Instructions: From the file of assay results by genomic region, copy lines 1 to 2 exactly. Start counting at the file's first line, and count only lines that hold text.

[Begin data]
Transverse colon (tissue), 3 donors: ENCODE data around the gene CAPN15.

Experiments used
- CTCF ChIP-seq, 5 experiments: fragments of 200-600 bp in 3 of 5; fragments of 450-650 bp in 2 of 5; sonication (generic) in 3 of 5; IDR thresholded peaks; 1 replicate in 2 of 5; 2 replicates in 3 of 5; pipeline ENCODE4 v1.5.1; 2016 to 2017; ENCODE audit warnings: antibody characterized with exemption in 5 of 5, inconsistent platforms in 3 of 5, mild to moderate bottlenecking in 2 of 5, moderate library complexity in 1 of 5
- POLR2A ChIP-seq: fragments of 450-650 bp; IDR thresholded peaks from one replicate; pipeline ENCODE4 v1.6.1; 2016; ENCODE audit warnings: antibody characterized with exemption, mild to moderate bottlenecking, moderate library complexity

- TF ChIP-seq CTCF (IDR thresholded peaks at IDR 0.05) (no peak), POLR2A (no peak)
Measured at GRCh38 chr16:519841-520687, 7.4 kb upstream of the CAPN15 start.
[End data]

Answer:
Transverse colon (tissue), 3 donors: ENCODE data around the gene CAPN15.

Experiments used